New research shows life sciences organizations are increasing their use of advanced electronic trial master file (eTMF) applications and clinical operations departments are moving away from paper processes in managing their trial master file (TMF). Some business processes have been slower to make the move from paper, but TMF owners say barriers to conversion are low and increased use of electronic processes could speed time to market.
These are some of the findings of the Veeva Systems Inc (NYSE:VEEV) 2015 Paperless TMF Survey: Annual Report, released today at the Drug Information Association’s (DIA) Annual Meeting. The global study of TMF owners found a striking reduction in paper used by clinical operations since 2014. Today, 31% of respondents are managing “most or all” TMF documents on paper, down 12 percentage points from 43% last year.
One in four respondents now report using eTMF applications to exchange TMF documents between sponsors and CROs, up nine percentage points from 2014. With the use of more advanced technology, trial sponsors and contract research organizations (CROs) are now relying considerably less on paper shipments and fax to exchange documents with sponsors, both down 10 percentage points in just one year.
“ClinOps is responsible for more than half of all documents in the TMF; therefore, their move off of paper is vital,” said Jennifer Goldsmith, vice president of Veeva Vault at Veeva Systems. “After moving to an electronic format, the next phase is implementing electronic processes. Not surprisingly, the first advances are in sponsor-CRO collaboration, which has been a significant pain point for many companies. When we look at the transformation in sponsor-CRO document exchange, we see significant, measurable progress.”
However, there is considerable variation in the adoption of eTMF processes. Less than one third of respondents are “mostly or always” using electronic methods for e-signature of documents (21%), electronic creation of source documents (25%), and electronic collaboration with external partners (30%).
The majority of respondents see benefits to shifting additional activities to electronic processes. For instance, 63% of those surveyed said they believe managing TMF filing in an eTMF would shorten development time, while 57% believe managing study/site start-up in an eTMF would shorten development time.
Given the growing expectations from health authorities like the Medicines and Healthcare Products Regulatory Agency (MHRA) around inspection readiness and TMF accessibility, the survey provides some positive indicators. Half of all eTMF users (49%) and 61% of those using eTMF applications cited improvements in inspection readiness due to using an eTMF. Users of eTMF applications are also more than twice as likely (57%) to grant auditors and inspectors remote access to the TMF than respondents as a whole (26%). Two-thirds (65%) of all respondents expect to grant remote access within the next two years.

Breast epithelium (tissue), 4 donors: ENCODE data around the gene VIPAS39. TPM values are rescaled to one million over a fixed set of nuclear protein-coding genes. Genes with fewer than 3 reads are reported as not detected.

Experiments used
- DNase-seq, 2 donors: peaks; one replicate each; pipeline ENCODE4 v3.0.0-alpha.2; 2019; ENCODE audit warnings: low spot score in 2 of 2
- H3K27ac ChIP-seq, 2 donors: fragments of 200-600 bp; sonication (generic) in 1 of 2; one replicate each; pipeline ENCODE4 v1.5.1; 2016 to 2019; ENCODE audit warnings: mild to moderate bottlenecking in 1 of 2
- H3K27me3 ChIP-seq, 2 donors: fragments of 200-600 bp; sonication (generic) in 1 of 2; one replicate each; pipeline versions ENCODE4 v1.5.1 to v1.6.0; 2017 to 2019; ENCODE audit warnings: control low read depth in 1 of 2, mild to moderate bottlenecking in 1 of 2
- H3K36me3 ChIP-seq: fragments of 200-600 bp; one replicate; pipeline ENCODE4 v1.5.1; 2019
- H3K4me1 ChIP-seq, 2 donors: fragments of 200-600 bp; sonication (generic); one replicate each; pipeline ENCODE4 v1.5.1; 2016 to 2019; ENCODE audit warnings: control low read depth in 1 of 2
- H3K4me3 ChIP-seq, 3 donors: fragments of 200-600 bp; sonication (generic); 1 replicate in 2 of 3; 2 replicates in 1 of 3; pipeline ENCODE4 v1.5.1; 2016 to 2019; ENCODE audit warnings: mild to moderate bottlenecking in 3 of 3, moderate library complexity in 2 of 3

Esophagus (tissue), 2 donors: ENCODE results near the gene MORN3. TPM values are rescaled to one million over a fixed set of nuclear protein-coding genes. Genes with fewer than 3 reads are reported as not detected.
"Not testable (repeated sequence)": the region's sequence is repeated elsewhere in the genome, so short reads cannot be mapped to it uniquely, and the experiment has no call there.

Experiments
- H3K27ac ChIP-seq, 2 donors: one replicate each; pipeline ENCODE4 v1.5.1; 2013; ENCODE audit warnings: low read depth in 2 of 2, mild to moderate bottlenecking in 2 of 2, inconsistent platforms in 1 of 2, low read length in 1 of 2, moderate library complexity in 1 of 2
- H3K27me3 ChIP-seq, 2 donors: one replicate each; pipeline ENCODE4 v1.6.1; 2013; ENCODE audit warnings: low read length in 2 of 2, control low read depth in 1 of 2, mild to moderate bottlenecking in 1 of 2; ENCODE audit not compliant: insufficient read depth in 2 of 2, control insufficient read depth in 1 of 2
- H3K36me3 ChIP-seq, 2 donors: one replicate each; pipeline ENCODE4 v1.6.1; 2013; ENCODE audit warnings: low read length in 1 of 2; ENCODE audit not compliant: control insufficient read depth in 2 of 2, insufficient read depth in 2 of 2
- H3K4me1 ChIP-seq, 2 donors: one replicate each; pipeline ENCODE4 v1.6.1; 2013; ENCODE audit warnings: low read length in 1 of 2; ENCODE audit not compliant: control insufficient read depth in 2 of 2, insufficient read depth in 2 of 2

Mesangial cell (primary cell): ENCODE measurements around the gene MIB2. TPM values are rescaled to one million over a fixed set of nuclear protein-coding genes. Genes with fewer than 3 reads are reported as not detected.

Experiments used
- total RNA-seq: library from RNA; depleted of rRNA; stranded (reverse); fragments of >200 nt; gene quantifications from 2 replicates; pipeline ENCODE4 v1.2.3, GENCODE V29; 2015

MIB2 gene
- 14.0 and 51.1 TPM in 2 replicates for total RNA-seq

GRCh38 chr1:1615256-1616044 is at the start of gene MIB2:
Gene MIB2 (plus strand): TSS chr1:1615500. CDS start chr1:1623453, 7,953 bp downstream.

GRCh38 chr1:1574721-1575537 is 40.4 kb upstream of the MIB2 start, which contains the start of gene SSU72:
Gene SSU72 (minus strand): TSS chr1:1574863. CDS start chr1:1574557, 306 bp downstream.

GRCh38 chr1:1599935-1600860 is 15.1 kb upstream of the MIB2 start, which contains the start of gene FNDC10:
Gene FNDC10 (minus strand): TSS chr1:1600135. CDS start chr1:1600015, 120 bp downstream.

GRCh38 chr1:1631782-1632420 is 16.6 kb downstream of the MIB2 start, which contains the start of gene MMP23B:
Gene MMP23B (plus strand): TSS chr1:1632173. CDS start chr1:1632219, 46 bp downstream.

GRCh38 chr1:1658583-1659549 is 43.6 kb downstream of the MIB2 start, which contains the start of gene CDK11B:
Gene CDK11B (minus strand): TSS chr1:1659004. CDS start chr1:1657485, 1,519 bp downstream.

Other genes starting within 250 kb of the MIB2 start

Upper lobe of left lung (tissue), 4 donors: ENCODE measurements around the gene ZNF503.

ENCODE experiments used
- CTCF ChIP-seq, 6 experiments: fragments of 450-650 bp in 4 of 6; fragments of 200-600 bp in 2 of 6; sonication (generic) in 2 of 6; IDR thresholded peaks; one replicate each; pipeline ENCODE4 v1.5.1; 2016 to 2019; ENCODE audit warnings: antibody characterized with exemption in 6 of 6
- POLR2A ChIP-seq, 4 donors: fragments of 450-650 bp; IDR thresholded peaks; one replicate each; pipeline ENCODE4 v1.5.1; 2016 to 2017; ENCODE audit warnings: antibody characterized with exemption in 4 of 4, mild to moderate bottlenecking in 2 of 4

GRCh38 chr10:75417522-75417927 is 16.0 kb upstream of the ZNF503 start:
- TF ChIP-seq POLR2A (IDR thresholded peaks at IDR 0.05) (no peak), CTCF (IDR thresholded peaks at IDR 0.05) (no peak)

The survey found only a small number of organizations (14%) are extensively using TMF data to improve trial processes. But as an increasing number of clinical documents are managed electronically, the use of metrics to improve study processes is expected to rise. Organizations that use eTMF applications or content management systems are more than twice as likely to extensively use metrics than those using less advanced cloud file share and local file systems.
“Despite reports that eTMF metrics lead to critical study process improvements, Veeva’s 2015 study reveals that most companies are still not actively using metrics,” said Linda Sullivan, chief operating officer of Metrics Champion Consortium, an association dedicated to standardized performance metrics. “As more data is collected over time and across multiple trials, it will be possible to identify important trends about study performance. The eTMF can inform business decisions by capturing an array of quality, performance, and operational metrics, internally and externally, across multiple sites and studies.” (Original Source)
Shares of Veeva Systems Inc closed last Friday at $26.61 . VEEV has a 1-year high of $33.66 and a 1-year low of $20.79. The stock’s 50-day moving average is $27.27 and its 200-day moving average is $27.81.
On the ratings front, Veeva Systems Inc has been the subject of a number of recent research reports. In a report issued on May 29, Canaccord Genuity analyst Richard Davis maintained a Buy rating on VEEV, with a price target of $36, which implies an upside of 35.3% from current levels. Separately, on March 4, Deutsche Bank’s Karl Keirstead downgraded the stock to Hold and has a price target of $30.
According to TipRanks.com, which ranks over 7,500 financial analysts and bloggers to gauge the performance of their past recommendations, Richard Davis and Karl Keirstead have a total average return of 7.3% and 12.1% respectively. Davis has a success rate of 58.4% and is ranked #369 out of 3624 analysts, while Keirstead has a success rate of 62.8% and is ranked #411.
Veeva Systems Inc is a provider of industry-specific, cloud-based software solutions for the life sciences industry.